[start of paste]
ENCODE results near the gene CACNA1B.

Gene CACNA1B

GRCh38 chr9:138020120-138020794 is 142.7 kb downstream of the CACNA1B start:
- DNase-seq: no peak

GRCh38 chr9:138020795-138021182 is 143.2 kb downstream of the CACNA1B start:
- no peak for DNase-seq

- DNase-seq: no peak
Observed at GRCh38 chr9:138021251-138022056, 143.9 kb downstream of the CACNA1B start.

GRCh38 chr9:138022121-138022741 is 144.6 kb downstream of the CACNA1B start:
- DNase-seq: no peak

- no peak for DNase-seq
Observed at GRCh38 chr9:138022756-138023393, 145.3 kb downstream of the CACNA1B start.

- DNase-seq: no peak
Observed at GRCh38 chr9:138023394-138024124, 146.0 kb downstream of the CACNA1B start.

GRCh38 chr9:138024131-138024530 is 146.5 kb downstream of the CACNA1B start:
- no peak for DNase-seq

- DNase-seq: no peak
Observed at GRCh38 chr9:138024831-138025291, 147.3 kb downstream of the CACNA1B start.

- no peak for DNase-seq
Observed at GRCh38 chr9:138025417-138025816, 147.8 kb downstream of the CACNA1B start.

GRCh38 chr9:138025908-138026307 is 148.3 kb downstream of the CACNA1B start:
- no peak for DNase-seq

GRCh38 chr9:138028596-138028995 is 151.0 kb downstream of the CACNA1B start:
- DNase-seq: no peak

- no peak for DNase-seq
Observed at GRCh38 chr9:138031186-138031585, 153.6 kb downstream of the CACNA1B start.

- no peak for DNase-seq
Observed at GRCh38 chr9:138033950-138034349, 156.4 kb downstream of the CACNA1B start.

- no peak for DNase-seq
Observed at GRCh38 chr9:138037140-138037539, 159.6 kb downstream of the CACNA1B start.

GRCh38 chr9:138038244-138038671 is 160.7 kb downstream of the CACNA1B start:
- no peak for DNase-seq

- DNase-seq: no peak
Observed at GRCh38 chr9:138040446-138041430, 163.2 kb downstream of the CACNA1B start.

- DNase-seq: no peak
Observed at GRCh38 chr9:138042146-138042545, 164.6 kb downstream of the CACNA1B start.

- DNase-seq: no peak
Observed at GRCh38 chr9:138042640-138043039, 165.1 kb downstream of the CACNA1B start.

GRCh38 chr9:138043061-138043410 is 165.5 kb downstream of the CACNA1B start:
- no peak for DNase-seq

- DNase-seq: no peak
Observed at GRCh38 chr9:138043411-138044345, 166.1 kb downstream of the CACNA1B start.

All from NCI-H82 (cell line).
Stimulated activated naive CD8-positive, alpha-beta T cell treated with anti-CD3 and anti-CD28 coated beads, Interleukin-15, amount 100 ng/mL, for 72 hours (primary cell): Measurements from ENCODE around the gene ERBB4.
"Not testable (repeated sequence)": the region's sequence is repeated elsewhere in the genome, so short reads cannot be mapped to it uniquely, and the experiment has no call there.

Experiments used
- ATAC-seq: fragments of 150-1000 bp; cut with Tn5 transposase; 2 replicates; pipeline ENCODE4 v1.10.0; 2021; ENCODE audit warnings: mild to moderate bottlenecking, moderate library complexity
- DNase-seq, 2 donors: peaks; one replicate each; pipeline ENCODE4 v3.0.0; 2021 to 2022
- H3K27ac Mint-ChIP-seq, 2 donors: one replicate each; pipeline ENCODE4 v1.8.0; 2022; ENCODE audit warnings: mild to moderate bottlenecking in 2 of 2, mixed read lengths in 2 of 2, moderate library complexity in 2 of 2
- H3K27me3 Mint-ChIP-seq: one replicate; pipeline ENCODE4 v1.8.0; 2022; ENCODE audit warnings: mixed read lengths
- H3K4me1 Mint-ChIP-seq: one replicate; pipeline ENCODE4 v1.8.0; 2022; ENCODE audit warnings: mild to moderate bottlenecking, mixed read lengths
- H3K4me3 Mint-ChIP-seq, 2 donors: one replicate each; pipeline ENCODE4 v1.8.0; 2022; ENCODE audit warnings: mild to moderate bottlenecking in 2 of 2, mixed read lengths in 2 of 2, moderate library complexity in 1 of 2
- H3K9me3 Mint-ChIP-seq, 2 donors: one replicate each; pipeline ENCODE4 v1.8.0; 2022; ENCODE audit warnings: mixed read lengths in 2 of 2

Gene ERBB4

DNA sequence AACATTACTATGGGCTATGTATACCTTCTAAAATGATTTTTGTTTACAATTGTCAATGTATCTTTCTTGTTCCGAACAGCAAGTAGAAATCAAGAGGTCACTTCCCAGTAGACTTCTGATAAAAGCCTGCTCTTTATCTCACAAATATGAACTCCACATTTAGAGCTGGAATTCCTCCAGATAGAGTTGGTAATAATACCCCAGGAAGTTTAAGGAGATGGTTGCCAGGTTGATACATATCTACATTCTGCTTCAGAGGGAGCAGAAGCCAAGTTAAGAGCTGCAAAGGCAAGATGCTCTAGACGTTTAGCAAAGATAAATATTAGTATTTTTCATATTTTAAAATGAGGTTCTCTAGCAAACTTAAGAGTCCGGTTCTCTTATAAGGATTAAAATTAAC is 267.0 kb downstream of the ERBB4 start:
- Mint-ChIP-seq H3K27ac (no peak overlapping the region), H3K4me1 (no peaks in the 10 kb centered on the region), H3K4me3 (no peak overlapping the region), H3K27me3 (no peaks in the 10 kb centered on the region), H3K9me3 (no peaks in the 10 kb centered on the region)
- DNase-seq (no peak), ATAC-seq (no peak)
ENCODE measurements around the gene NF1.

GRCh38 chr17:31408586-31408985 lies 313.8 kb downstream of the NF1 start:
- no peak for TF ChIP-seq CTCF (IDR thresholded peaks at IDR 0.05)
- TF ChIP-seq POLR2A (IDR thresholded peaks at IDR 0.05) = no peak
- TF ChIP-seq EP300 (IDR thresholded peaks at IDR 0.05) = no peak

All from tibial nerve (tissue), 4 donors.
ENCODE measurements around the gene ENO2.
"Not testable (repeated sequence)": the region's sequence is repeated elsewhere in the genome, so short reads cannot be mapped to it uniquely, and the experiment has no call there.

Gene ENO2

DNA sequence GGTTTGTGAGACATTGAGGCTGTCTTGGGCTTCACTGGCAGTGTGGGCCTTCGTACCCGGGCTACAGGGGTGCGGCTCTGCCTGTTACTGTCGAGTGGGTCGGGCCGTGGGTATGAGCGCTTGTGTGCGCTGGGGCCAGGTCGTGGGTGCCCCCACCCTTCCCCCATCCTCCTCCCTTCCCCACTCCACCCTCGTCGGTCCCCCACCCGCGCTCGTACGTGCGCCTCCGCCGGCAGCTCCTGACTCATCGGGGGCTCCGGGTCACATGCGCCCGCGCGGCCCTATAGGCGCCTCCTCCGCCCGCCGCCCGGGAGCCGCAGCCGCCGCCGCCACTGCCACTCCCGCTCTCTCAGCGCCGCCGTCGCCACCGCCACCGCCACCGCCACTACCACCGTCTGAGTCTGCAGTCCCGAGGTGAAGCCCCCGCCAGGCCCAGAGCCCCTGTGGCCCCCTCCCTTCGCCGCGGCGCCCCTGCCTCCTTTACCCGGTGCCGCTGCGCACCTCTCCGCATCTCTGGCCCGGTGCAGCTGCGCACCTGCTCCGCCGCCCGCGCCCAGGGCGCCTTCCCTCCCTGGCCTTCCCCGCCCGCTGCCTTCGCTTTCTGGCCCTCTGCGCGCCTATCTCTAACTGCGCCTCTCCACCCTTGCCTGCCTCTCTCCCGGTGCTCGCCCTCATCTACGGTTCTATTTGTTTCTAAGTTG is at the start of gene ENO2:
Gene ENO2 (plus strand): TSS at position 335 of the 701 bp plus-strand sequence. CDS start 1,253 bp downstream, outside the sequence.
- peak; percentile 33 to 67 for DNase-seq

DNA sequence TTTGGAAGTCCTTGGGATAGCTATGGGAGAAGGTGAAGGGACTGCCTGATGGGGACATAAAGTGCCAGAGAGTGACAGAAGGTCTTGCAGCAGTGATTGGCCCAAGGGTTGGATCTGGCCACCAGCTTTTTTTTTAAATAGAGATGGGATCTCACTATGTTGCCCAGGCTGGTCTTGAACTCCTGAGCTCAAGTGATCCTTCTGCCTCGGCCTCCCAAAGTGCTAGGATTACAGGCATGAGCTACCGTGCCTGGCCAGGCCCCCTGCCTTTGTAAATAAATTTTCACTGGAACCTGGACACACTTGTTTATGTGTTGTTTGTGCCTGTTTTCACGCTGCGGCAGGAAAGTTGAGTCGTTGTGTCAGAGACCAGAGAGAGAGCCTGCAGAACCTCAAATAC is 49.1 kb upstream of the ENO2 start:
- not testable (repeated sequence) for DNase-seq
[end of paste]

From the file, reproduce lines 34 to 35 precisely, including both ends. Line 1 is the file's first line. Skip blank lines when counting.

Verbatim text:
Observed at GRCh38 chr9:138040446-138041430, 163.2 kb downstream of the CACNA1B start.

- DNase-seq: no peak